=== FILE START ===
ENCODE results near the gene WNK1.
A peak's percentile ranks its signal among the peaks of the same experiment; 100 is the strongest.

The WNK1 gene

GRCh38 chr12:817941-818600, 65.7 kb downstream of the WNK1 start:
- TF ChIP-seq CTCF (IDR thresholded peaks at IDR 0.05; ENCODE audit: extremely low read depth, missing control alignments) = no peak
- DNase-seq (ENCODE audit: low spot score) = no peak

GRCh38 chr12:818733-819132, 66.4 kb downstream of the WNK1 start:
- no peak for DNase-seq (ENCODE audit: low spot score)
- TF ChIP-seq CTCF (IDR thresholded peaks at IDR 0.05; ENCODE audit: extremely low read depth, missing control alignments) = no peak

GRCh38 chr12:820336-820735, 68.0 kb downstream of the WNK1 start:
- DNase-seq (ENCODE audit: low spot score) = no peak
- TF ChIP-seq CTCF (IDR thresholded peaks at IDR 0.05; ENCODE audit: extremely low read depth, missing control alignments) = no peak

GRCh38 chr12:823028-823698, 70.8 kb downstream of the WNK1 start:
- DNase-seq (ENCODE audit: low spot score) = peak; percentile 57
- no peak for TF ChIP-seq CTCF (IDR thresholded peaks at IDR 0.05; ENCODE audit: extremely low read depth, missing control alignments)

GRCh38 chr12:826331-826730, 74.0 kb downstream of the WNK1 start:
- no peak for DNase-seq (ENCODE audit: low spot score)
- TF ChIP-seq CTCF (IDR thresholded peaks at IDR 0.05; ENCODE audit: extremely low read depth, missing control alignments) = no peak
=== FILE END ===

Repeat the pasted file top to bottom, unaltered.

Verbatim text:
ENCODE results near the gene WNK1.
A peak's percentile ranks its signal among the peaks of the same experiment; 100 is the strongest.

The WNK1 gene

GRCh38 chr12:817941-818600, 65.7 kb downstream of the WNK1 start:
- TF ChIP-seq CTCF (IDR thresholded peaks at IDR 0.05; ENCODE audit: extremely low read depth, missing control alignments) = no peak
- DNase-seq (ENCODE audit: low spot score) = no peak

GRCh38 chr12:818733-819132, 66.4 kb downstream of the WNK1 start:
- no peak for DNase-seq (ENCODE audit: low spot score)
- TF ChIP-seq CTCF (IDR thresholded peaks at IDR 0.05; ENCODE audit: extremely low read depth, missing control alignments) = no peak

GRCh38 chr12:820336-820735, 68.0 kb downstream of the WNK1 start:
- DNase-seq (ENCODE audit: low spot score) = no peak
- TF ChIP-seq CTCF (IDR thresholded peaks at IDR 0.05; ENCODE audit: extremely low read depth, missing control alignments) = no peak

GRCh38 chr12:823028-823698, 70.8 kb downstream of the WNK1 start:
- DNase-seq (ENCODE audit: low spot score) = peak; percentile 57
- no peak for TF ChIP-seq CTCF (IDR thresholded peaks at IDR 0.05; ENCODE audit: extremely low read depth, missing control alignments)

GRCh38 chr12:826331-826730, 74.0 kb downstream of the WNK1 start:
- no peak for DNase-seq (ENCODE audit: low spot score)
- TF ChIP-seq CTCF (IDR thresholded peaks at IDR 0.05; ENCODE audit: extremely low read depth, missing control alignments) = no peak